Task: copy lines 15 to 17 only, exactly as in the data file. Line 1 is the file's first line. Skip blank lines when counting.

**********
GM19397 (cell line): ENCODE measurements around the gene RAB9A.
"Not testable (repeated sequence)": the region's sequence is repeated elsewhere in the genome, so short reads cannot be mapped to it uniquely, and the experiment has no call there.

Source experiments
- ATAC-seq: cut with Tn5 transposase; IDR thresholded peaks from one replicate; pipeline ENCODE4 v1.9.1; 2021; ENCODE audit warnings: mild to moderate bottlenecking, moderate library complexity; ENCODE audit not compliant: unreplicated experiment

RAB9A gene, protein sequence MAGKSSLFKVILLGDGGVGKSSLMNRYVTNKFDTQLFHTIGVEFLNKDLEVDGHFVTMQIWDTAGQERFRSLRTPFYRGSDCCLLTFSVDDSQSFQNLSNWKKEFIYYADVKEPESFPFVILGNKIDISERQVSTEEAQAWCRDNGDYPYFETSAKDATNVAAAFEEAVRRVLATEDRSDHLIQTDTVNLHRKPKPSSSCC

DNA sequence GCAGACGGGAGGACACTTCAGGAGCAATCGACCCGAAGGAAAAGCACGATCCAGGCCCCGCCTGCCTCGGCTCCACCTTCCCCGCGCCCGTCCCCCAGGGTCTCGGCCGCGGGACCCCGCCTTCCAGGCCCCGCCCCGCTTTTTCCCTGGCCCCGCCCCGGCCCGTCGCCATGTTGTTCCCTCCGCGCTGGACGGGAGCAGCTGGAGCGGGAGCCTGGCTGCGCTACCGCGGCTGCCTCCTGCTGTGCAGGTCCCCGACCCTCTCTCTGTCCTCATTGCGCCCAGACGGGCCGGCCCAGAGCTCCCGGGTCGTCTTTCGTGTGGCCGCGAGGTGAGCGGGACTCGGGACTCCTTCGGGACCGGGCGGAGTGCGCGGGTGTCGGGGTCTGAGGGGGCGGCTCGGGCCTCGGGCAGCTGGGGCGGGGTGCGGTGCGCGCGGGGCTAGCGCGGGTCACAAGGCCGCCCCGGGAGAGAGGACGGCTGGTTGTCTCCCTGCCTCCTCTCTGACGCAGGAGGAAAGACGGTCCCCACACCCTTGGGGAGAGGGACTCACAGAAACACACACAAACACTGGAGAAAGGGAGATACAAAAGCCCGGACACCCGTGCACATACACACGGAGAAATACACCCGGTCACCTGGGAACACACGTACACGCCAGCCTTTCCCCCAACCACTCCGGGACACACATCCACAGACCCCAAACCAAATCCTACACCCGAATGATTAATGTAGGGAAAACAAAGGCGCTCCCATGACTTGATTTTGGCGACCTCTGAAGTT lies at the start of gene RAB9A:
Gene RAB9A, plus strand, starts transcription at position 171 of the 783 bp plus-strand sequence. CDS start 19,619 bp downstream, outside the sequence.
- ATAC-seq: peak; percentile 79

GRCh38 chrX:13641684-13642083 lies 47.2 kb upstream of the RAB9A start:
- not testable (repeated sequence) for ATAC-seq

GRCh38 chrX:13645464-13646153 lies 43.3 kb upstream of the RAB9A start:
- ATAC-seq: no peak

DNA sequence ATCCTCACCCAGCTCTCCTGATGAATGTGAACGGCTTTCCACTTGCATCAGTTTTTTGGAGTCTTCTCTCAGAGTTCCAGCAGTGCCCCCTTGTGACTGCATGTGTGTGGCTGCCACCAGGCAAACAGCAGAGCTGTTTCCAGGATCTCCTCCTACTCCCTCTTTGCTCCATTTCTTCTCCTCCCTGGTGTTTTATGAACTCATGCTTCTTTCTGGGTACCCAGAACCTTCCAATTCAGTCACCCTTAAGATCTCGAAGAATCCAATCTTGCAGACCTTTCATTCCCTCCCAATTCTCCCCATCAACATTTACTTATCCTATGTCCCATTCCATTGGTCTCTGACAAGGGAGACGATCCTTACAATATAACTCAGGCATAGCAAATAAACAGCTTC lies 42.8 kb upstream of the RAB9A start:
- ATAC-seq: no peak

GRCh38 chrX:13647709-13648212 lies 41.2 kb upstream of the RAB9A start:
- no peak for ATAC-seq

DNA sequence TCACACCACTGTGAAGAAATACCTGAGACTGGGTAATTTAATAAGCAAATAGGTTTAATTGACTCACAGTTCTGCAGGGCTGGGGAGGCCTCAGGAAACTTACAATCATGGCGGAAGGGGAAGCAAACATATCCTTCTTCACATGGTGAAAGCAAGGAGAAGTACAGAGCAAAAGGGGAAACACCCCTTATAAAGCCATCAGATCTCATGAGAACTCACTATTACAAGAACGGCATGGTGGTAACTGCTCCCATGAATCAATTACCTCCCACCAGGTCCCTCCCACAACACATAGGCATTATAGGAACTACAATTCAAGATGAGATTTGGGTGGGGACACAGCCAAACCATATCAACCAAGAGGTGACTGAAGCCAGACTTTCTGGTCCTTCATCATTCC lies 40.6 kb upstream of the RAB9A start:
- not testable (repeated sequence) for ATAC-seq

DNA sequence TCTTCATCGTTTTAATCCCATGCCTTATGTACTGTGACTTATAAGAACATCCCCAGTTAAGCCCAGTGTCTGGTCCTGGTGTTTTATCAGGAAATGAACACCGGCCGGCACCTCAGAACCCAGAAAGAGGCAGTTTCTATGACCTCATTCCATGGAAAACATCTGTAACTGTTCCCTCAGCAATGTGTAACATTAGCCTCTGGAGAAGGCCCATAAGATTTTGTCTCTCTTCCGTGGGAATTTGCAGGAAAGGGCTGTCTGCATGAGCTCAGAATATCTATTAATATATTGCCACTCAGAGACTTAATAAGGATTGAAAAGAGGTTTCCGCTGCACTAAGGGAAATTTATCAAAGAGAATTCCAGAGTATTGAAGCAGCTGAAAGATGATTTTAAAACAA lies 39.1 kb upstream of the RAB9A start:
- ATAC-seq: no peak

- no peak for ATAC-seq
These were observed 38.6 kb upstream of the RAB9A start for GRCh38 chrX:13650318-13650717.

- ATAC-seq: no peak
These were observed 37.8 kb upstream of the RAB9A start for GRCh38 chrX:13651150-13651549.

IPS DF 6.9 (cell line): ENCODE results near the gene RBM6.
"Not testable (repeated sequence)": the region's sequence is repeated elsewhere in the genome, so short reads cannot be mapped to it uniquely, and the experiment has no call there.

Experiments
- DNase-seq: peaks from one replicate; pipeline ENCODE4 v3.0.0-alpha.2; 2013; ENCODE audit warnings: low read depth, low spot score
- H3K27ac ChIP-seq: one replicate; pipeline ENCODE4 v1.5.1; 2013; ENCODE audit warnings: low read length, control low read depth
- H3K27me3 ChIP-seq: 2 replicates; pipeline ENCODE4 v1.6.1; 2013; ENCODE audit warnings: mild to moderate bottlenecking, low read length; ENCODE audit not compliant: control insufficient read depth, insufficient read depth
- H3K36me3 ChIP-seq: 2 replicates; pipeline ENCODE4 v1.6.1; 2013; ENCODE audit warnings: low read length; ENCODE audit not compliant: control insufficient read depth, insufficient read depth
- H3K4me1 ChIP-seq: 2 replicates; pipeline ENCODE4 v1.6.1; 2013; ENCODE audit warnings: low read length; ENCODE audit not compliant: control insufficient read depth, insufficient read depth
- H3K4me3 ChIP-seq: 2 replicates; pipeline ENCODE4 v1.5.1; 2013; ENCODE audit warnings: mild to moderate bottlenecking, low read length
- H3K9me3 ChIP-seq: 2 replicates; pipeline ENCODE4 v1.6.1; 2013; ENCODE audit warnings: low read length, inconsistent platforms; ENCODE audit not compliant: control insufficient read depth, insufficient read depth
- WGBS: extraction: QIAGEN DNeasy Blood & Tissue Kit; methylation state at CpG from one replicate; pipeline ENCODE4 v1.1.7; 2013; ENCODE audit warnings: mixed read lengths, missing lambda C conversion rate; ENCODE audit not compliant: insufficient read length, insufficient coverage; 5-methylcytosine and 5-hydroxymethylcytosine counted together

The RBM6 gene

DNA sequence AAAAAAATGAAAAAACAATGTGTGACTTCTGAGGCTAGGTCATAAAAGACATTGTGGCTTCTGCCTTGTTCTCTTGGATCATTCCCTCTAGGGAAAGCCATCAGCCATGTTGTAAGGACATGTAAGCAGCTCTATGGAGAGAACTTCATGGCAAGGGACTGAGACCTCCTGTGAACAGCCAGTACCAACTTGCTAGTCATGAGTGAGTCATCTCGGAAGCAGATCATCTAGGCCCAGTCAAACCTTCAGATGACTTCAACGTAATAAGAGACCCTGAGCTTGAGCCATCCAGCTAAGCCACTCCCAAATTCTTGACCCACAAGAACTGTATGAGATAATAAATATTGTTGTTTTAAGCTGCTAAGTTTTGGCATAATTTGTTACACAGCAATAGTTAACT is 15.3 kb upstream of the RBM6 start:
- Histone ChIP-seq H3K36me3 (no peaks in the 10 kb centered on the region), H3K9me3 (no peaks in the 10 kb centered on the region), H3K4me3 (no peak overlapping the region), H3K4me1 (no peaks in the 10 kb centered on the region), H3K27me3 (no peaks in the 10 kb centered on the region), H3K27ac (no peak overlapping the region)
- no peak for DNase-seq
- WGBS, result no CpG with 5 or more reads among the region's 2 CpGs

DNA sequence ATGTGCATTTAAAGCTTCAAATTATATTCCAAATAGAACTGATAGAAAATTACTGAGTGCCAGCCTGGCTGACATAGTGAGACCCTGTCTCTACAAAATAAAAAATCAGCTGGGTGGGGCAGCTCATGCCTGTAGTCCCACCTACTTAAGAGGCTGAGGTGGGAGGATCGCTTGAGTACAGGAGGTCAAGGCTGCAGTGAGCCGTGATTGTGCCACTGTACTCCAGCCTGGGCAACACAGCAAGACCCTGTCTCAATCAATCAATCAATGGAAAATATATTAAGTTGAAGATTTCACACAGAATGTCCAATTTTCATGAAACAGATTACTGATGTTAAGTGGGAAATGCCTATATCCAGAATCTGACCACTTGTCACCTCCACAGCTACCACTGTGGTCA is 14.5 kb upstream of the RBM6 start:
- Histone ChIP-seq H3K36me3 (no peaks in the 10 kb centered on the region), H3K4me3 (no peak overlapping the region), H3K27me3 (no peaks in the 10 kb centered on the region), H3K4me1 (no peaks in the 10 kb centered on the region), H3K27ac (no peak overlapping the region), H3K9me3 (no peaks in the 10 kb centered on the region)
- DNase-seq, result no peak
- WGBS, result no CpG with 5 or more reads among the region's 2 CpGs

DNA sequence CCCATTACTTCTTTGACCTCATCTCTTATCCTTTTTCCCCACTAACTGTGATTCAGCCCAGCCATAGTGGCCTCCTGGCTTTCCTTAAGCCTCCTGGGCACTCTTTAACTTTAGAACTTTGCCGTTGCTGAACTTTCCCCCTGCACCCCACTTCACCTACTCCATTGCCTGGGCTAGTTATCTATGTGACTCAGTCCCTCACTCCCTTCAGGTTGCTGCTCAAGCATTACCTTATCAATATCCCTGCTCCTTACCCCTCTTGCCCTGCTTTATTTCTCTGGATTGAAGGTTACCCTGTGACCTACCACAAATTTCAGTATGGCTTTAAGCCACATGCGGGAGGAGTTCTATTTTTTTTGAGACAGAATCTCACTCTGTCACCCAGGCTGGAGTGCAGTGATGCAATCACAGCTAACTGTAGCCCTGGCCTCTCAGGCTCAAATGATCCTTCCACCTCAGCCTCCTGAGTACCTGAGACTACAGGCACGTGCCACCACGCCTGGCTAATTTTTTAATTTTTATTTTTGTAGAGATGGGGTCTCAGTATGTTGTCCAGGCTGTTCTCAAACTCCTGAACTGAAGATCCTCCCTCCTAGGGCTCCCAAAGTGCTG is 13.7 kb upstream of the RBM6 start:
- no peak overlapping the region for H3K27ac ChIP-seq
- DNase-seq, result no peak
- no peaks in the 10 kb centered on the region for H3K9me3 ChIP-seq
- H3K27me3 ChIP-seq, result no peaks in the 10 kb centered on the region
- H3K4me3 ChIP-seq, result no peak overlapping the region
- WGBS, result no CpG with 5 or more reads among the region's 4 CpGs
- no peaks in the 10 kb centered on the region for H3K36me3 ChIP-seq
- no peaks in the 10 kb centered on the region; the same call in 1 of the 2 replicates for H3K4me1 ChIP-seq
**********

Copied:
GRCh38 chrX:13647709-13648212 lies 41.2 kb upstream of the RAB9A start:
- no peak for ATAC-seq

DNA sequence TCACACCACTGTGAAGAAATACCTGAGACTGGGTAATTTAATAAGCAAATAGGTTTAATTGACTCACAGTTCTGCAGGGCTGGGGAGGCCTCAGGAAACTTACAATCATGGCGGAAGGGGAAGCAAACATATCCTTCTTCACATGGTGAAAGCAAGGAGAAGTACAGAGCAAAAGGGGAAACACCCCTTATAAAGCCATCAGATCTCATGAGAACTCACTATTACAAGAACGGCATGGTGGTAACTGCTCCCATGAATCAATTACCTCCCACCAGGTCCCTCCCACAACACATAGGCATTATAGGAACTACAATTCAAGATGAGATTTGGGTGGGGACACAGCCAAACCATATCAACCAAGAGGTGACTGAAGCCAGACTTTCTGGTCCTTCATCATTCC lies 40.6 kb upstream of the RAB9A start: